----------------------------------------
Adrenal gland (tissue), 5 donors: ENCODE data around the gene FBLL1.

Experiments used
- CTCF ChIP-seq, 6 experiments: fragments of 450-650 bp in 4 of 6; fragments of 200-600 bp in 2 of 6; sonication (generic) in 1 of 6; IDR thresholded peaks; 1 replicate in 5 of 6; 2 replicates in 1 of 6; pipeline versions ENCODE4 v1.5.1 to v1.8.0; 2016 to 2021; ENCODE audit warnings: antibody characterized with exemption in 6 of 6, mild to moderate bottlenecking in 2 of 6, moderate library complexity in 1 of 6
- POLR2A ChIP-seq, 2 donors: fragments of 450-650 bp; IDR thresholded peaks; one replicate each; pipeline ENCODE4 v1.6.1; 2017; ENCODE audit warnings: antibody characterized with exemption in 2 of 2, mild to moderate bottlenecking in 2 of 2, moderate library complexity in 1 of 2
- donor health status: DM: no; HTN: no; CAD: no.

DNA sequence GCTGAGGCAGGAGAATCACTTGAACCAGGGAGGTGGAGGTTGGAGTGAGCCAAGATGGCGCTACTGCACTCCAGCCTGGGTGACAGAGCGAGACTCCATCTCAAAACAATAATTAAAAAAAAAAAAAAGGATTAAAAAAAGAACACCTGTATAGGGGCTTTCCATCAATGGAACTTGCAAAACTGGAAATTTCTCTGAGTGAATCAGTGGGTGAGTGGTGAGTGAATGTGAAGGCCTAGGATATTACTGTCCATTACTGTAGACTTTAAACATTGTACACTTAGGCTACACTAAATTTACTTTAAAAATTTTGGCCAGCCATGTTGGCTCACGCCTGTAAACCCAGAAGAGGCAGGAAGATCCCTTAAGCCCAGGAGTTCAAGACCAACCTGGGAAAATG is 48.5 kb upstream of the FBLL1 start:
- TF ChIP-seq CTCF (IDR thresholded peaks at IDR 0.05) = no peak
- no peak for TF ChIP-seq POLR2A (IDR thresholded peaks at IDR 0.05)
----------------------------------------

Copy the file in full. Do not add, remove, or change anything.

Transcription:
Adrenal gland (tissue), 5 donors: ENCODE data around the gene FBLL1.

Experiments used
- CTCF ChIP-seq, 6 experiments: fragments of 450-650 bp in 4 of 6; fragments of 200-600 bp in 2 of 6; sonication (generic) in 1 of 6; IDR thresholded peaks; 1 replicate in 5 of 6; 2 replicates in 1 of 6; pipeline versions ENCODE4 v1.5.1 to v1.8.0; 2016 to 2021; ENCODE audit warnings: antibody characterized with exemption in 6 of 6, mild to moderate bottlenecking in 2 of 6, moderate library complexity in 1 of 6
- POLR2A ChIP-seq, 2 donors: fragments of 450-650 bp; IDR thresholded peaks; one replicate each; pipeline ENCODE4 v1.6.1; 2017; ENCODE audit warnings: antibody characterized with exemption in 2 of 2, mild to moderate bottlenecking in 2 of 2, moderate library complexity in 1 of 2
- donor health status: DM: no; HTN: no; CAD: no.

DNA sequence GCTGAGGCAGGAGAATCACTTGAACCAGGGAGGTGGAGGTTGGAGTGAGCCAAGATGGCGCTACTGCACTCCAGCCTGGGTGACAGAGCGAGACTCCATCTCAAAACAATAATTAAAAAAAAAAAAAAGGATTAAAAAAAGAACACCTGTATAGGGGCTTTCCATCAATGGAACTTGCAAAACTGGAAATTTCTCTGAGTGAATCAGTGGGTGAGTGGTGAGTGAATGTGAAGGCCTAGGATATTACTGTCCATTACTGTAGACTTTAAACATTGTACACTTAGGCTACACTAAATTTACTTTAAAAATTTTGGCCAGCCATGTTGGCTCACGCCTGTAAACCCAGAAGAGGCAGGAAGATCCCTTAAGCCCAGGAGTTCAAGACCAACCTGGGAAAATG is 48.5 kb upstream of the FBLL1 start:
- TF ChIP-seq CTCF (IDR thresholded peaks at IDR 0.05) = no peak
- no peak for TF ChIP-seq POLR2A (IDR thresholded peaks at IDR 0.05)